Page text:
Topic : Parallel Programming
Author : LUPG
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Parallel Programming - Basic Theory For The Unwary

Preface - Why Should You Care?

Writing sequential programs is the what most, if not all, programmers are being initially trained to do. At a certain phase in their life they discover that there are other models for programs. One of them is using parallelism. This means that instead of having your program carried out in a sequence, one instruction at a time, it is being executed by several different entities simultaneously. This can sometimes make the programs simpler to design, and may also run faster then a matching sequential program.

For example, if you have a computer with several processors, they might each be running a part of the program simultaneously, and thus complete it faster then if only one processor would have to run the whole program.

Another example is if you have a program that needs to read data from a disk, and meanwhile make some heavy calculations on it. Since the disk can transfer data to memory without intervention of the CPU, it would make sense to split your program into two parts running in parallel: one handles I/O, and reads data into memory. The other does the heavy calculations. You could do it all in one sequential part, that majorly does the calculations, and from time to time goes to read another block of data, but it is harder to write it this way, or to be efficient (how will the program know when the last block of data was read, and it is time to read another block?)

Scope Of This Tutorial

This document attempts to illustrate the terms and principles commonly used in parallel systems. It is by no means a replacement for a good parallel programming course. Yet, it may make it easier for people without this background able to read and understand the various parallel programming tutorials, and start writing parallel programs. I'd still advise that they eventually take a course or two about parallel and/or distributed programming. I'd like to hear from you if this tutorial really achieved its purpose for you, if it was too theoretical, too short, or was flawed in a different way.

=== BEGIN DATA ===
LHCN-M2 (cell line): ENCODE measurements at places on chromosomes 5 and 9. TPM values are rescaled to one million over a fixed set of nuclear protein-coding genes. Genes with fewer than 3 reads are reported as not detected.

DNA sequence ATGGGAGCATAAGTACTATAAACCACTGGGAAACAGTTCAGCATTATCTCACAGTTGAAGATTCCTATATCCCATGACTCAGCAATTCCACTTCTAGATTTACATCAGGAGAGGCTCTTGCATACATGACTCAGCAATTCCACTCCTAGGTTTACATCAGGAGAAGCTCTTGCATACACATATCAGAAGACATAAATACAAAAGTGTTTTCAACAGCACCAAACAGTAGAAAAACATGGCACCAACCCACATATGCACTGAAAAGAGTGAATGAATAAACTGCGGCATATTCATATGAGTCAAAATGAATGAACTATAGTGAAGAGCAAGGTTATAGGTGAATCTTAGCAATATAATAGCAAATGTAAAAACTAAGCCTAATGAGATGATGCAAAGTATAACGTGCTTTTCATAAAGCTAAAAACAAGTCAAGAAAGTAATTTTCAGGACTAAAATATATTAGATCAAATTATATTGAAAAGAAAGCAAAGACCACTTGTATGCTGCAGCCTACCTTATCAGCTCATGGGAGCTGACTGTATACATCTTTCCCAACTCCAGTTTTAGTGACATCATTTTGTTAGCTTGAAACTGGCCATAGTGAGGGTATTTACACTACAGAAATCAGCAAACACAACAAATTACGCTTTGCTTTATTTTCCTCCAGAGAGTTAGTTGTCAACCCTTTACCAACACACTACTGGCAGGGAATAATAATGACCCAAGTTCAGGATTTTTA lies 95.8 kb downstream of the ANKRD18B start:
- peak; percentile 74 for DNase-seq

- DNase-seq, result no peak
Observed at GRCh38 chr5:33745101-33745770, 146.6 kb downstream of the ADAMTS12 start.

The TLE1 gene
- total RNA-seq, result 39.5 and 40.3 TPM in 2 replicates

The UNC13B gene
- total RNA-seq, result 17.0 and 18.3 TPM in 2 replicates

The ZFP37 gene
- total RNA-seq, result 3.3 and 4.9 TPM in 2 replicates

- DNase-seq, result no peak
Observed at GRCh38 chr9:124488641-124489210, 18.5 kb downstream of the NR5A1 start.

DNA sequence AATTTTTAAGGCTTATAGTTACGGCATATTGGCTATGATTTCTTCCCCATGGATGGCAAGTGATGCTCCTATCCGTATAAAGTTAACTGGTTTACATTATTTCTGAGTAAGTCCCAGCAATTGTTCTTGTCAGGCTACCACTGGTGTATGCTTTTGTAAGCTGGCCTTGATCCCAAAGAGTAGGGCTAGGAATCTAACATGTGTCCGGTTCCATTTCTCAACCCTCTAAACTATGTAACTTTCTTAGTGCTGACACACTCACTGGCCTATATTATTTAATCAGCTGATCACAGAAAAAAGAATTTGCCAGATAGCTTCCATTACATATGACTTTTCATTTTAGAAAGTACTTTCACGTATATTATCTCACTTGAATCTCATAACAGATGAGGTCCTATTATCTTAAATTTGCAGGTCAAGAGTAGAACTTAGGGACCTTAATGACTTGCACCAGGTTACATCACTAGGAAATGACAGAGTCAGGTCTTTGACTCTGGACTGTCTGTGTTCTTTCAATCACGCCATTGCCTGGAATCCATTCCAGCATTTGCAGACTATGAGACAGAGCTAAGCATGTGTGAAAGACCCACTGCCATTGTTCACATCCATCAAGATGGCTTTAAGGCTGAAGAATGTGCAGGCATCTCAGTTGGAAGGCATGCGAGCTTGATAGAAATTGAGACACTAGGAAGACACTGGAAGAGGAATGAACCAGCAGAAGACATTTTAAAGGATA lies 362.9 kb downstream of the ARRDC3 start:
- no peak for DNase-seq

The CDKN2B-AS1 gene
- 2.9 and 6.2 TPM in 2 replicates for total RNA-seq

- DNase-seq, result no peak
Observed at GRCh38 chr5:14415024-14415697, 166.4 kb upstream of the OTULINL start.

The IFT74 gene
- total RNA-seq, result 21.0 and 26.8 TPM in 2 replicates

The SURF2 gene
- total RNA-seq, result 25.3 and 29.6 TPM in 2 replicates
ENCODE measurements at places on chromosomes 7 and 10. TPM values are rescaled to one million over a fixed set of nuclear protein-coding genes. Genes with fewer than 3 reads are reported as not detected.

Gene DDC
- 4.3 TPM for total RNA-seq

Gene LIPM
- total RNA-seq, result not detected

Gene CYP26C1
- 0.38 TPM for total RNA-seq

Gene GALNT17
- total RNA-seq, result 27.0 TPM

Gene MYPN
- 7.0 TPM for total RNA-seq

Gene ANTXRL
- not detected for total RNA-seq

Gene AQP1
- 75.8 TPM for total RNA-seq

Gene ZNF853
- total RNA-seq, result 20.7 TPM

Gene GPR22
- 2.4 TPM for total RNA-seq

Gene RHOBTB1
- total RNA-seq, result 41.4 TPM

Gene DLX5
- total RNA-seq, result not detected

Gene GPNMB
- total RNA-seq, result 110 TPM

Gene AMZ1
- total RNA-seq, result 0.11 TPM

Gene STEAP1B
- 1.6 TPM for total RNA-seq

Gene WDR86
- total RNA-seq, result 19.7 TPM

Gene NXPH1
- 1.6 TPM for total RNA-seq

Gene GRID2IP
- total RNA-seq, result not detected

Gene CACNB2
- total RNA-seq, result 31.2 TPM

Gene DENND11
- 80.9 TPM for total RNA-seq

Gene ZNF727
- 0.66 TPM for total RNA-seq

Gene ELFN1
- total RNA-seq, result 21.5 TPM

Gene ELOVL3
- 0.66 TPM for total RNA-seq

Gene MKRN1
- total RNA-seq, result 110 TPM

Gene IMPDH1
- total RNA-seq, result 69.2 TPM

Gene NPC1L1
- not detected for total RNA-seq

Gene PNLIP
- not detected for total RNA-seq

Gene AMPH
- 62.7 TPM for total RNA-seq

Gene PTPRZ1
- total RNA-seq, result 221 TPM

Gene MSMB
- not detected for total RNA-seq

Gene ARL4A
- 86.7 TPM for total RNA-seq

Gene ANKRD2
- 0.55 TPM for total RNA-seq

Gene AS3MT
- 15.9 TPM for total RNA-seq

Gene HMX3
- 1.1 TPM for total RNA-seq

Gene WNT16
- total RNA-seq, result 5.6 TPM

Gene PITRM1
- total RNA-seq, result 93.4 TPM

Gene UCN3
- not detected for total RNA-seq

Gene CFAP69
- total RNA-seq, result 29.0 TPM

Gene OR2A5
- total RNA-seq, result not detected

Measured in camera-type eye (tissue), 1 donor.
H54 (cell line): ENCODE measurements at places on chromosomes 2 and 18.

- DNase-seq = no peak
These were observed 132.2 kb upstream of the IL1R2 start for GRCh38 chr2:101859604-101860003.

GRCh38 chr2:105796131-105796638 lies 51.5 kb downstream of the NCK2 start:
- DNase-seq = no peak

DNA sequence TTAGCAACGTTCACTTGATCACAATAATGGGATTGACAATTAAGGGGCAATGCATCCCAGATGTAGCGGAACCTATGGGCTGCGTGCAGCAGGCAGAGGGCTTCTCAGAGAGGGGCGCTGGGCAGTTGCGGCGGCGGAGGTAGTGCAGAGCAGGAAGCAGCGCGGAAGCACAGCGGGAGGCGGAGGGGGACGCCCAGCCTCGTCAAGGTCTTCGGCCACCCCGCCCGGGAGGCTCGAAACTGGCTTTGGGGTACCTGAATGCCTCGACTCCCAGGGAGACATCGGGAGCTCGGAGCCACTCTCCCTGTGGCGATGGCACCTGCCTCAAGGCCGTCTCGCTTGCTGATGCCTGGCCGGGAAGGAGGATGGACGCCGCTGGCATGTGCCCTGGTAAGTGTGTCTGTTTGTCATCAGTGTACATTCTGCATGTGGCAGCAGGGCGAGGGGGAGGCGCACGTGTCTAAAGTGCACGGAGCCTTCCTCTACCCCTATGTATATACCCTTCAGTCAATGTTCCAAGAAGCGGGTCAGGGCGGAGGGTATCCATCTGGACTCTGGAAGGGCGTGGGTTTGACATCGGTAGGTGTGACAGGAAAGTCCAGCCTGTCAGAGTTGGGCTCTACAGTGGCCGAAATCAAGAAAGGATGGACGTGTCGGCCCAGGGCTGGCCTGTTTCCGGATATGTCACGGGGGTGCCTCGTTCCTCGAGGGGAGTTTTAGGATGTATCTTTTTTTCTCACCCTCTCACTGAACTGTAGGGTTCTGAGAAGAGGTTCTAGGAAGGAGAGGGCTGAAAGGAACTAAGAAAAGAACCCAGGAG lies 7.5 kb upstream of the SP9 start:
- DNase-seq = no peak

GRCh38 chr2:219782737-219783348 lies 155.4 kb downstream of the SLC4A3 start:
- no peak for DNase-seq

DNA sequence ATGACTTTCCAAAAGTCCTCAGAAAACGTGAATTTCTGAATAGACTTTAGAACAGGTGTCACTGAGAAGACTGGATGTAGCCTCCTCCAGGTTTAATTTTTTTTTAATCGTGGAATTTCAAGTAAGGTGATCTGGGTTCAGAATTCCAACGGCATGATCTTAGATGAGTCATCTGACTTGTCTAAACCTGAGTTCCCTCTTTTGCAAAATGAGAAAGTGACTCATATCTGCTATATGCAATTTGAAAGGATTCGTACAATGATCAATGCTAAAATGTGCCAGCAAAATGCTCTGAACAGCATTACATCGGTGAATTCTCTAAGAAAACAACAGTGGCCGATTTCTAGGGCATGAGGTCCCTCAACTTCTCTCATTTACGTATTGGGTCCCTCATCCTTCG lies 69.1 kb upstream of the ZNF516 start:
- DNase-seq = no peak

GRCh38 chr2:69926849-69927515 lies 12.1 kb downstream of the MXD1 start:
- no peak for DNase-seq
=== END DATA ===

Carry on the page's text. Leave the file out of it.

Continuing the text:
Part of this tutorial concentrates on the underlying hardware and operating system software used in parallel systems. The last section tries to give a few in-sites as to when to try to make a system parallelic, how to design it properly, and what kind of tools and frameworks one could expect to find that can ease such development.

Entities Of Parallel Systems

A parallel system is a system (software and/or hardware) that allows one to write programs whose different parts are carried out in different threads of execution.
In order to better understand what a parallel (or parallelic) system is, we should check what are the different components such a system is made of.


A process is an entity that executes a computer program, and manipulates all other resources in order to fulfill the mission of the program. Several (or many) processes may be running on the same computer, or on different computers. Usually a single process is running on a single computer. Also, usually each process has its own address space, as well as a few other private resources (an private execution stack, for example).

Note - what we call here 'process' is a broader entity then what you might know as a Unix process. We should have actually called it a 'runnable', and in practice it could be a Unix process, a Unix thread and so on.


A resource is an entity that can be used by a process to perform some specific operation. There could be physical resources, as well as logical (or virtual) resources.
A physical resource could be, for example, a disk, which is used for saving files. Or a keyboard, which is used to read data from the user.
A logical resource could be a shared memory area, which several processes may access in order to read data to, or read data from.


An executer is a special resource that is used to execute a process. Usually, this is a CPU, so we'll use the term CPU from now on. Note that not all CPUs are equal - some are general-purpose, and might carry out the program as a whole. Others are specialized for different tasks - a CPU that only does mathematical floating point operations; A CPU that only handles graphical operations (commonly found on graphical screen cards, and serving as a graphic accelerator) and so on.